The statement tells American voters that Abu Hafs al-Masri supports the re-election campaign of President Bush: “We are very keen that Bush does not lose the upcoming elections.” \ \ The statement said Abu Hafs al-Masri needs what it called Bush’s “idiocy and religious fanaticism” because they would “wake up” the Islamic world.

And my Republican friends scoffed at the fact that Kerry won the endorsement of many European countries. Well it’s better than being endorsed by Al Qaeda.

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Found this interesting puzzle on BoingBoing. I figured it out. Can you?

Mark Frauenfelder: This looks like an interesting problem. Lloyd Borrett writes:

Take up the challenge of “Petals Around the Rose”. Also read what happened when Bill Gates was introduced to Petals Around the Rose in June 1977. How he tackled this brain teaser is an interesting insight into the man at the helm of Microsoft.


[Via Boing Boing]

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Someday when I have a kid, the young squirt will sit upon my knee and ask:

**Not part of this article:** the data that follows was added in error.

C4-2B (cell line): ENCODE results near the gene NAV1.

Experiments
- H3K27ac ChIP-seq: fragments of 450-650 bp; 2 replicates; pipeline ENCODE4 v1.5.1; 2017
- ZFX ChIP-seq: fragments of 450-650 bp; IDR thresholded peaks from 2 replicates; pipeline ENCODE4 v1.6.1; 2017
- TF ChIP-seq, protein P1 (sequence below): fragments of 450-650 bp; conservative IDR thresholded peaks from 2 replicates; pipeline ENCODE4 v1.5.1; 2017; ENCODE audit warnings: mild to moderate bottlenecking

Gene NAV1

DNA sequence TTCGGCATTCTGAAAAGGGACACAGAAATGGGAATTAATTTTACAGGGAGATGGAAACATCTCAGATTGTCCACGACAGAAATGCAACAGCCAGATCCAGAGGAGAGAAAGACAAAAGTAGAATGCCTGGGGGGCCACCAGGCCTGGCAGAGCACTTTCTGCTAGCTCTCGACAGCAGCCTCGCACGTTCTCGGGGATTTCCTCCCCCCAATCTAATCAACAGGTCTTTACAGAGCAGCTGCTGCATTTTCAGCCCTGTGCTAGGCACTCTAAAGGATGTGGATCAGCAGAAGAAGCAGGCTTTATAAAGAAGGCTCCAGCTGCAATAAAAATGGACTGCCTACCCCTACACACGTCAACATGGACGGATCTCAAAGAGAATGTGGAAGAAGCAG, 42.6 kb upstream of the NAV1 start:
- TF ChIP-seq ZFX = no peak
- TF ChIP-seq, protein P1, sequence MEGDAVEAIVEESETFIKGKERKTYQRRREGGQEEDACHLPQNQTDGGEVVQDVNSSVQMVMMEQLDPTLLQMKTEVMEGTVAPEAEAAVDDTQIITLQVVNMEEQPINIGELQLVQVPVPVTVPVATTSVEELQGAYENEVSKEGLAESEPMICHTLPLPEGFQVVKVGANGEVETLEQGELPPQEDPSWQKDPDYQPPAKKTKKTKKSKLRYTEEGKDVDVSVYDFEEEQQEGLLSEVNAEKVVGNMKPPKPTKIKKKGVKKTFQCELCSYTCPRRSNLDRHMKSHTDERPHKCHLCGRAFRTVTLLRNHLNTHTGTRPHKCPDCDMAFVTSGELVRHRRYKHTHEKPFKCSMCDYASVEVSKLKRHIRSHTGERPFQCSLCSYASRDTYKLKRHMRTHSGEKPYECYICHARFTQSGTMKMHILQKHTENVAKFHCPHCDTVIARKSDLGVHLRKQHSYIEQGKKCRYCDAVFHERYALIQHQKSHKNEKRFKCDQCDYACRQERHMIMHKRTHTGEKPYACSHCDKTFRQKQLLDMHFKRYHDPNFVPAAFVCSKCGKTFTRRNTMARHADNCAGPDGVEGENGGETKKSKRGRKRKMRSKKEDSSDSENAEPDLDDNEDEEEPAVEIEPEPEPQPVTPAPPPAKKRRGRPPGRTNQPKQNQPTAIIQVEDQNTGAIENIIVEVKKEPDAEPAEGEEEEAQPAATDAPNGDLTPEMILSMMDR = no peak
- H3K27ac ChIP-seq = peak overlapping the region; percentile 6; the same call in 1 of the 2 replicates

Daddy. What’s the difference between Progressive House and Progressive Trance? What does Dub sound like and how did it influence Chicago House? And where the hell does Speed Bass fit in all this?

Ha ha whoa there little one. One at a time please. Clean your room and all will be revealed.

Well now, I have just the site to show the little one. Ishkur’s Guide To Electronic Music v2.5. This flash site provides an exploratory interface to discover the various genres and sub-genres of electronic music. Starting at the top level with House, Trance, Techno, Breakbeat, Jungle, Hardcore, and Downtempo, the site graphs the various predecessor genres leading up to the genre and then shows how the genre splits into sub-genres. The graphs place the genesis of these various genres in their proper time context. It’s really quite nice.

For example, click on BreakBeat and you can see that the roots of BreakBeat are in Hip Hop. Plenty of musical samples are provided to help you gain understanding.

The best part is the author’s irreverent descriptions. For example, in describing Happy House the author states: